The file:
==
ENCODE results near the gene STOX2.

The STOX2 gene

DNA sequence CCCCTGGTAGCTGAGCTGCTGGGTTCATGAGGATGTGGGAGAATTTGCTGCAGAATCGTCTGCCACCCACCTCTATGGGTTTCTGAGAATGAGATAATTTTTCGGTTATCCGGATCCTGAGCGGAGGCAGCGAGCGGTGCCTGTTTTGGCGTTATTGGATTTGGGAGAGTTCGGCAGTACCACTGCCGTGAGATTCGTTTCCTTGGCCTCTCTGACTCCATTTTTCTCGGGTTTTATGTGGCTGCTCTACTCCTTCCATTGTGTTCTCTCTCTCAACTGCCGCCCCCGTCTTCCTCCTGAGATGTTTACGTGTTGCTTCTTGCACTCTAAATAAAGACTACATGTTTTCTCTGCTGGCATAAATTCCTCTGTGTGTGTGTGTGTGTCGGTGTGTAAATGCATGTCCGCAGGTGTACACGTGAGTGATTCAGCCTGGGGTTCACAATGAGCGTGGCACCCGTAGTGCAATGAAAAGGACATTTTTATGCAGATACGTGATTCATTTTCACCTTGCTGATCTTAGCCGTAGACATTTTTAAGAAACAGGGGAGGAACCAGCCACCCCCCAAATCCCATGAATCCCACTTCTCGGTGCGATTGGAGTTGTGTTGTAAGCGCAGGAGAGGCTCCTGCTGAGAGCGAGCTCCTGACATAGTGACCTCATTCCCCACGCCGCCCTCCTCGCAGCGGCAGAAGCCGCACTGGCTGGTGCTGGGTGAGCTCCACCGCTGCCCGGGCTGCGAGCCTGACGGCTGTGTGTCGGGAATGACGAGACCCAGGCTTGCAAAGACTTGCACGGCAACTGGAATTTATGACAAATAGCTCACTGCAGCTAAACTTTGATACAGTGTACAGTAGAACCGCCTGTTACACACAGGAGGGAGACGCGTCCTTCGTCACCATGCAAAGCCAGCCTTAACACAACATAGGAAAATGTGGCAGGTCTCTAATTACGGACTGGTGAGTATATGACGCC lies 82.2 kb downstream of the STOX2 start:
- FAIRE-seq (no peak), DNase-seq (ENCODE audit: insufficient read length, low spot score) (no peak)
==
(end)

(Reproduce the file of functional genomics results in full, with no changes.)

ENCODE results near the gene STOX2.

The STOX2 gene

DNA sequence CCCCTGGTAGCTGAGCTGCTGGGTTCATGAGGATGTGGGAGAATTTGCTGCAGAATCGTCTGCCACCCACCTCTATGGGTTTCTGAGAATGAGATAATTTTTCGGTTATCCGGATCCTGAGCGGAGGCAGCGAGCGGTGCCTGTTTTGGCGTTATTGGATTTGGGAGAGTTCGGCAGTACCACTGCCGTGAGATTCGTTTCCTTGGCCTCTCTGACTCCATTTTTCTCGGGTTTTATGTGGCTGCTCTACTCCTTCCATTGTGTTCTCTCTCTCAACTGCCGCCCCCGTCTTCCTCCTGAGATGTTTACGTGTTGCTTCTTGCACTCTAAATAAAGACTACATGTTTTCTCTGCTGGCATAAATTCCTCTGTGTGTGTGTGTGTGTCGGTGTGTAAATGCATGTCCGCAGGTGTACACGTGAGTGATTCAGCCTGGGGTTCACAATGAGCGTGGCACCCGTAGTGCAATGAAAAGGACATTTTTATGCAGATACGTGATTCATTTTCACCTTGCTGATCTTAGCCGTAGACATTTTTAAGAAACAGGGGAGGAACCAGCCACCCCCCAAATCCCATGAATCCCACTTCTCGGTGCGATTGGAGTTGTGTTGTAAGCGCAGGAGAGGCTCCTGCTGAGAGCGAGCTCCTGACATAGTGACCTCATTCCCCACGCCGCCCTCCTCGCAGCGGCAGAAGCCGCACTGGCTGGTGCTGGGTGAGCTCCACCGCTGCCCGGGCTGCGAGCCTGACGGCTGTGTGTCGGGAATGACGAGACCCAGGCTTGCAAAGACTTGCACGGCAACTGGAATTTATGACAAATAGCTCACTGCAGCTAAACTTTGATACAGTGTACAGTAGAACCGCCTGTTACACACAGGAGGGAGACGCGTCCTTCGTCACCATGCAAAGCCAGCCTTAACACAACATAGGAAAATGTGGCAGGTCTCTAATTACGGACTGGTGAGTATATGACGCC lies 82.2 kb downstream of the STOX2 start:
- FAIRE-seq (no peak), DNase-seq (ENCODE audit: insufficient read length, low spot score) (no peak)